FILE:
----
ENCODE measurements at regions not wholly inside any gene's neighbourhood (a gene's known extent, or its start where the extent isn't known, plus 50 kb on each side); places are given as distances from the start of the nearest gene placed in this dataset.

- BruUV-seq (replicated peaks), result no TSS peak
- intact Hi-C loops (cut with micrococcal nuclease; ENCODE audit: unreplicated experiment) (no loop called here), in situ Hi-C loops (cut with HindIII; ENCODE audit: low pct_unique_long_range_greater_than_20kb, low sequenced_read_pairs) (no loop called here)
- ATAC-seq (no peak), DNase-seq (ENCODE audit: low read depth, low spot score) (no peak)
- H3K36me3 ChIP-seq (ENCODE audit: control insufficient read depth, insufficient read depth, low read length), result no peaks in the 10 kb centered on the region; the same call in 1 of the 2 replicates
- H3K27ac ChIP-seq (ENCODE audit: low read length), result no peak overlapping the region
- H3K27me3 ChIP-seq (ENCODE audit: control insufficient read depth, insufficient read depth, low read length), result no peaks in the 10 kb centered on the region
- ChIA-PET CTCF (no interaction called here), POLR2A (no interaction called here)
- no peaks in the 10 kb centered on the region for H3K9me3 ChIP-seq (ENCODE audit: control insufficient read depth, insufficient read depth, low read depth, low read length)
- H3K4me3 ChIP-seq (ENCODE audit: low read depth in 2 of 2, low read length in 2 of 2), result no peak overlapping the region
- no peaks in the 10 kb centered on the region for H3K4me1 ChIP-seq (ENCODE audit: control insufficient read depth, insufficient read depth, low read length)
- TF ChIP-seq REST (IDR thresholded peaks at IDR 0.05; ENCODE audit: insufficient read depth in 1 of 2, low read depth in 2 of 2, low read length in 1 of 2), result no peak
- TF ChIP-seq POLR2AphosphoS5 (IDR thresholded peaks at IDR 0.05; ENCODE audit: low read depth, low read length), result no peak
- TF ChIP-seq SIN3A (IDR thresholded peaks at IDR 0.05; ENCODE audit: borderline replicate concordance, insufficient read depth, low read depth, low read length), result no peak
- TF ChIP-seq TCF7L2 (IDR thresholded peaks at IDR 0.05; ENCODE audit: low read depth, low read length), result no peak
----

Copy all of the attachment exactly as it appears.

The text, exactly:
ENCODE measurements at regions not wholly inside any gene's neighbourhood (a gene's known extent, or its start where the extent isn't known, plus 50 kb on each side); places are given as distances from the start of the nearest gene placed in this dataset.

- BruUV-seq (replicated peaks), result no TSS peak
- intact Hi-C loops (cut with micrococcal nuclease; ENCODE audit: unreplicated experiment) (no loop called here), in situ Hi-C loops (cut with HindIII; ENCODE audit: low pct_unique_long_range_greater_than_20kb, low sequenced_read_pairs) (no loop called here)
- ATAC-seq (no peak), DNase-seq (ENCODE audit: low read depth, low spot score) (no peak)
- H3K36me3 ChIP-seq (ENCODE audit: control insufficient read depth, insufficient read depth, low read length), result no peaks in the 10 kb centered on the region; the same call in 1 of the 2 replicates
- H3K27ac ChIP-seq (ENCODE audit: low read length), result no peak overlapping the region
- H3K27me3 ChIP-seq (ENCODE audit: control insufficient read depth, insufficient read depth, low read length), result no peaks in the 10 kb centered on the region
- ChIA-PET CTCF (no interaction called here), POLR2A (no interaction called here)
- no peaks in the 10 kb centered on the region for H3K9me3 ChIP-seq (ENCODE audit: control insufficient read depth, insufficient read depth, low read depth, low read length)
- H3K4me3 ChIP-seq (ENCODE audit: low read depth in 2 of 2, low read length in 2 of 2), result no peak overlapping the region
- no peaks in the 10 kb centered on the region for H3K4me1 ChIP-seq (ENCODE audit: control insufficient read depth, insufficient read depth, low read length)
- TF ChIP-seq REST (IDR thresholded peaks at IDR 0.05; ENCODE audit: insufficient read depth in 1 of 2, low read depth in 2 of 2, low read length in 1 of 2), result no peak
- TF ChIP-seq POLR2AphosphoS5 (IDR thresholded peaks at IDR 0.05; ENCODE audit: low read depth, low read length), result no peak
- TF ChIP-seq SIN3A (IDR thresholded peaks at IDR 0.05; ENCODE audit: borderline replicate concordance, insufficient read depth, low read depth, low read length), result no peak
- TF ChIP-seq TCF7L2 (IDR thresholded peaks at IDR 0.05; ENCODE audit: low read depth, low read length), result no peak